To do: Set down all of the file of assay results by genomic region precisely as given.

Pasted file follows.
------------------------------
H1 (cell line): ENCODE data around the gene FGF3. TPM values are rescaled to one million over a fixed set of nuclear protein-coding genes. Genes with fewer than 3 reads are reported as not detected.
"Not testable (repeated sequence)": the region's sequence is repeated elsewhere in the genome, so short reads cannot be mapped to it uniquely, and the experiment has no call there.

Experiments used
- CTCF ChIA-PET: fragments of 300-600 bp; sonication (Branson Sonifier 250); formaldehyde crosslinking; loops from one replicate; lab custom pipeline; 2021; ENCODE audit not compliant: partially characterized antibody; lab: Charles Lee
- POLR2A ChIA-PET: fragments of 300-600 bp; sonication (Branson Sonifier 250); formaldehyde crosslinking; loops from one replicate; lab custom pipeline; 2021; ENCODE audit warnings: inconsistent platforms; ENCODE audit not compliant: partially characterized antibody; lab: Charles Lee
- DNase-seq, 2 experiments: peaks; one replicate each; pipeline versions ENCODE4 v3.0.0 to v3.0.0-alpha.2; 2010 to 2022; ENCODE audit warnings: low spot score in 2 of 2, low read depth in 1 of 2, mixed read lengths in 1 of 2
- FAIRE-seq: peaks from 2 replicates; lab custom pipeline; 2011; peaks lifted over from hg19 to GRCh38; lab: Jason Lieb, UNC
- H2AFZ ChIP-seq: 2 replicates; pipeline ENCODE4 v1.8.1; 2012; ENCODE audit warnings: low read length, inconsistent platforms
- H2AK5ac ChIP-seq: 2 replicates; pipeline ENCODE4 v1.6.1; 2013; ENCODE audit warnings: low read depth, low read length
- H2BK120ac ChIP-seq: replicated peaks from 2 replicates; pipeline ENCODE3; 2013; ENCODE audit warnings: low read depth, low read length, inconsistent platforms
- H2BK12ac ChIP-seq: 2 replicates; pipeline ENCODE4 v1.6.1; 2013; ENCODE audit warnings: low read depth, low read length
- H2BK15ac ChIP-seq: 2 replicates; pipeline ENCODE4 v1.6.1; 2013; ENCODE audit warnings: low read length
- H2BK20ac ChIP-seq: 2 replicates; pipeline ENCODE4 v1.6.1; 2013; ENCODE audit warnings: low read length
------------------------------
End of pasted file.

H1 (cell line): ENCODE data around the gene FGF3. TPM values are rescaled to one million over a fixed set of nuclear protein-coding genes. Genes with fewer than 3 reads are reported as not detected.
"Not testable (repeated sequence)": the region's sequence is repeated elsewhere in the genome, so short reads cannot be mapped to it uniquely, and the experiment has no call there.

Experiments used
- CTCF ChIA-PET: fragments of 300-600 bp; sonication (Branson Sonifier 250); formaldehyde crosslinking; loops from one replicate; lab custom pipeline; 2021; ENCODE audit not compliant: partially characterized antibody; lab: Charles Lee
- POLR2A ChIA-PET: fragments of 300-600 bp; sonication (Branson Sonifier 250); formaldehyde crosslinking; loops from one replicate; lab custom pipeline; 2021; ENCODE audit warnings: inconsistent platforms; ENCODE audit not compliant: partially characterized antibody; lab: Charles Lee
- DNase-seq, 2 experiments: peaks; one replicate each; pipeline versions ENCODE4 v3.0.0 to v3.0.0-alpha.2; 2010 to 2022; ENCODE audit warnings: low spot score in 2 of 2, low read depth in 1 of 2, mixed read lengths in 1 of 2
- FAIRE-seq: peaks from 2 replicates; lab custom pipeline; 2011; peaks lifted over from hg19 to GRCh38; lab: Jason Lieb, UNC
- H2AFZ ChIP-seq: 2 replicates; pipeline ENCODE4 v1.8.1; 2012; ENCODE audit warnings: low read length, inconsistent platforms
- H2AK5ac ChIP-seq: 2 replicates; pipeline ENCODE4 v1.6.1; 2013; ENCODE audit warnings: low read depth, low read length
- H2BK120ac ChIP-seq: replicated peaks from 2 replicates; pipeline ENCODE3; 2013; ENCODE audit warnings: low read depth, low read length, inconsistent platforms
- H2BK12ac ChIP-seq: 2 replicates; pipeline ENCODE4 v1.6.1; 2013; ENCODE audit warnings: low read depth, low read length
- H2BK15ac ChIP-seq: 2 replicates; pipeline ENCODE4 v1.6.1; 2013; ENCODE audit warnings: low read length
- H2BK20ac ChIP-seq: 2 replicates; pipeline ENCODE4 v1.6.1; 2013; ENCODE audit warnings: low read length